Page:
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Karzai: Talking Peace With Taliban Futile


Afghan President Hamid Karzai arrives for a press conference, September 22, 2011, honoring former Afghan President Burhanuddin Rabbani who was killed two days ago in Kabul.

Afghan President Hamid Karzai arrives for a press conference, September 22, 2011, honoring former Afghan President Burhanuddin Rabbani who was killed two days ago in Kabul.

Afghan President Hamid Karzai says trying to talk peace with the Taliban is futile, and that Afghanistan's best option is to negotiate with Pakistan.

Karzai says he prefers holding talks with Pakistani officials, following the murder of his top peace negotiator with the Taliban, former Afghan President Burhanuddin Rabbani.

A suicide bomber used a fake peace message from the Taliban to gain access to Rabbani and killed him at his home in Kabul nearly two weeks ago.

On Friday, a top Western newspaper The Wall Street Journal reported the Afghan government planned to cancel a meeting next week aimed at bringing the Taliban to the negotiating table. The Afghan government was to have met with senior American and Pakistani officials next Saturday.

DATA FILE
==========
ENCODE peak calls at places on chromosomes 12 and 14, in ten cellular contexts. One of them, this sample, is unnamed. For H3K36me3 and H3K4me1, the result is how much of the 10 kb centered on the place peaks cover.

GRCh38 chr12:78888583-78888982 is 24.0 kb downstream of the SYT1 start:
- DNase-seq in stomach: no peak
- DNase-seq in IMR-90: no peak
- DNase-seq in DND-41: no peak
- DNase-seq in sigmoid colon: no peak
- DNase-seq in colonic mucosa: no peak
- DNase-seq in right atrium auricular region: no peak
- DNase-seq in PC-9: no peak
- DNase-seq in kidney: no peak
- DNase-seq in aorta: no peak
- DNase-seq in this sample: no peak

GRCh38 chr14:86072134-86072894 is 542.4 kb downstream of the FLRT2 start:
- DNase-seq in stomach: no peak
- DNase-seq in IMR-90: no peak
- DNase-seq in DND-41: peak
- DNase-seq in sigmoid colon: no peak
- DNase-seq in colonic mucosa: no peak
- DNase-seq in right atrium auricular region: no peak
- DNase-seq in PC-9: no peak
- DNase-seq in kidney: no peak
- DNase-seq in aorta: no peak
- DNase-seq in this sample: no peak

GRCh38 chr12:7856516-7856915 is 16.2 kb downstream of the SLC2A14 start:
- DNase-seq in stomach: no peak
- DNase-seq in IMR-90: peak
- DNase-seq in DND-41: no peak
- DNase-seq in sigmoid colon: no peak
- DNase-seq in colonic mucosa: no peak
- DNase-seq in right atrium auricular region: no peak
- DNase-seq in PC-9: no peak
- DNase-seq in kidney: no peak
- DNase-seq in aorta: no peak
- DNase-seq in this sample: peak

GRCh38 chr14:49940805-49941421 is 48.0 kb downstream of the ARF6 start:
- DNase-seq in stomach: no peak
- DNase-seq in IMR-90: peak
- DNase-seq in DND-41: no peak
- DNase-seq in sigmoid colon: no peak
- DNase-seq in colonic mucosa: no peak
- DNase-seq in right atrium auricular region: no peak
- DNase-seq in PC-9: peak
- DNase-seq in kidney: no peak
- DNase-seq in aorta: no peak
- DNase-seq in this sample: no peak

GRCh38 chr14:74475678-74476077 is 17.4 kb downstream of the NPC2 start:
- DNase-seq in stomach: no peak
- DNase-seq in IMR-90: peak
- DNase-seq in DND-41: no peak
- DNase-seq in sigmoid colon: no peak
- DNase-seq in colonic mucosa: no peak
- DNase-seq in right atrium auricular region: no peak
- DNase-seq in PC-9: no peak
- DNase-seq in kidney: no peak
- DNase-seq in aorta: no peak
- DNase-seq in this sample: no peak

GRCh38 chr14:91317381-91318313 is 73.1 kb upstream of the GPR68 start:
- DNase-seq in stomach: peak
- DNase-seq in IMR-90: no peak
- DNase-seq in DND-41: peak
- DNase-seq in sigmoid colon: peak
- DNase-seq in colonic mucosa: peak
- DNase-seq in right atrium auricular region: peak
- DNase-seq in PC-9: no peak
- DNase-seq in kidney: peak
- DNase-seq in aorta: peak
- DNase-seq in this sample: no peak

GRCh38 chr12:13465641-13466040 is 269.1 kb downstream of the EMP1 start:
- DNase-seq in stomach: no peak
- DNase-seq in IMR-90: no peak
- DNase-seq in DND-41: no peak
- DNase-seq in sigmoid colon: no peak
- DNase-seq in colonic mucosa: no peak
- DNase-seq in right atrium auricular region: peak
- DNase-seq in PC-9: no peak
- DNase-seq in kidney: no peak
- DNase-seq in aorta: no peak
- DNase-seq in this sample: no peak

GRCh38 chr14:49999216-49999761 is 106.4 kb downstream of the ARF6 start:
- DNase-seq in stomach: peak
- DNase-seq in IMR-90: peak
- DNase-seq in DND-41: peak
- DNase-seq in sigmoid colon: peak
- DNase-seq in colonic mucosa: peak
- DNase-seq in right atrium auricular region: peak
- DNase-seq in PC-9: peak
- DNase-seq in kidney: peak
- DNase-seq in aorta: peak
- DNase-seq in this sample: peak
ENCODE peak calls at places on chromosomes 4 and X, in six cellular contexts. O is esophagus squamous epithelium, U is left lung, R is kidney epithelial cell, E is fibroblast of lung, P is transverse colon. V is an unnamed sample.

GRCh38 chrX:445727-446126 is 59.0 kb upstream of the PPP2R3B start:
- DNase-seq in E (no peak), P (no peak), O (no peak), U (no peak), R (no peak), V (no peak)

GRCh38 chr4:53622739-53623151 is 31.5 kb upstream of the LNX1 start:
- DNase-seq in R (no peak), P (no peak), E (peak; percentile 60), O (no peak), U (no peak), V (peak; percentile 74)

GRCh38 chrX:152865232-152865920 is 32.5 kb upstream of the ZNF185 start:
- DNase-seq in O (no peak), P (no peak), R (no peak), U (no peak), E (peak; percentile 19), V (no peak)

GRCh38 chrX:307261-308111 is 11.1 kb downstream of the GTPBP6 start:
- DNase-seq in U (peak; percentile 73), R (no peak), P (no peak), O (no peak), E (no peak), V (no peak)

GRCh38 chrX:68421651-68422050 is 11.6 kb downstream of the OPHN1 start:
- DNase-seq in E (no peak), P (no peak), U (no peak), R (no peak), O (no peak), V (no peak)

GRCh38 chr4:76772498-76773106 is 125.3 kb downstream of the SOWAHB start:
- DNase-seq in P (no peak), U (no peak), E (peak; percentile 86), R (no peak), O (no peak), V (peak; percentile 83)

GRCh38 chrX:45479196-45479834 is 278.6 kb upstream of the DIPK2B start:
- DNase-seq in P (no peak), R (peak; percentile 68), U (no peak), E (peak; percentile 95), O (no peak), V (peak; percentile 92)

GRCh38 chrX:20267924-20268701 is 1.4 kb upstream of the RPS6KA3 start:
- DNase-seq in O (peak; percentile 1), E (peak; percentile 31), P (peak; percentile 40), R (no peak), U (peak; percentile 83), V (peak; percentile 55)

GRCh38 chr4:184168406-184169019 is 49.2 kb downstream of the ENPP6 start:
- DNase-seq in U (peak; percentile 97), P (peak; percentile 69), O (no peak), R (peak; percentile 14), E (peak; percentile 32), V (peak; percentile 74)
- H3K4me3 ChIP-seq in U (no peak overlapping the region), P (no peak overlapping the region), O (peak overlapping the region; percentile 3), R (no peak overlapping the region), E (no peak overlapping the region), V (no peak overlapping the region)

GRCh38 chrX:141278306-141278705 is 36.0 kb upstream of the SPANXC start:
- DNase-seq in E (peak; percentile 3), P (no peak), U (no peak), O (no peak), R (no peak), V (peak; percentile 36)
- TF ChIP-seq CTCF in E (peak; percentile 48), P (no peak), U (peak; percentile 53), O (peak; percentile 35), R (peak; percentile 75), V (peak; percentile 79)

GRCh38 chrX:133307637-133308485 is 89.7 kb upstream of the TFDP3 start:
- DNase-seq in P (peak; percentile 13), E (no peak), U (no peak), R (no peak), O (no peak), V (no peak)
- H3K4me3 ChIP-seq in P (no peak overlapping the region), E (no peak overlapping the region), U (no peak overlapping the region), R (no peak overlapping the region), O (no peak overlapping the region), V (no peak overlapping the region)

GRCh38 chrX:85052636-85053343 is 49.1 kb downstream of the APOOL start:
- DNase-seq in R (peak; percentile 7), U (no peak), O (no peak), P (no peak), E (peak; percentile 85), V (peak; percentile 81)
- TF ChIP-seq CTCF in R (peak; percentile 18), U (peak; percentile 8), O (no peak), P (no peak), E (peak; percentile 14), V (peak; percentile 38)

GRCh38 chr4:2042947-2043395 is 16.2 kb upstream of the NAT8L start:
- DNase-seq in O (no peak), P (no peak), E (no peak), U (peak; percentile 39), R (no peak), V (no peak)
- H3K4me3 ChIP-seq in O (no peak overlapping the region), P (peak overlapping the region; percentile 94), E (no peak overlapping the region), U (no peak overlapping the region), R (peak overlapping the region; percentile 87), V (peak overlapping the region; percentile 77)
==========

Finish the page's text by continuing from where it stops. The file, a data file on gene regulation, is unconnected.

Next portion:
President Karzai discussed possible future peace negotiations with the Taliban on Wednesday during a meeting on with officials of his government and former commanders of the mujahideen forces who fought against Soviet forces after Moscow's troops invaded Afghanistan in late 1979.

Karzai's office says that, in contrast to his efforts to arrange a peace with insurgents over the past three years, the Taliban has "martyred" religious leaders, tribal elders and "women and children, old and young."

Karzai's aides also say the Afghan government's efforts to improve relations with Pakistan have not been met with real efforts by authorities in Islamabad to close down "terrorist safe havens" and prevent the training and equipping of terrorists inside that country.

Some information for this report was provided by AP.

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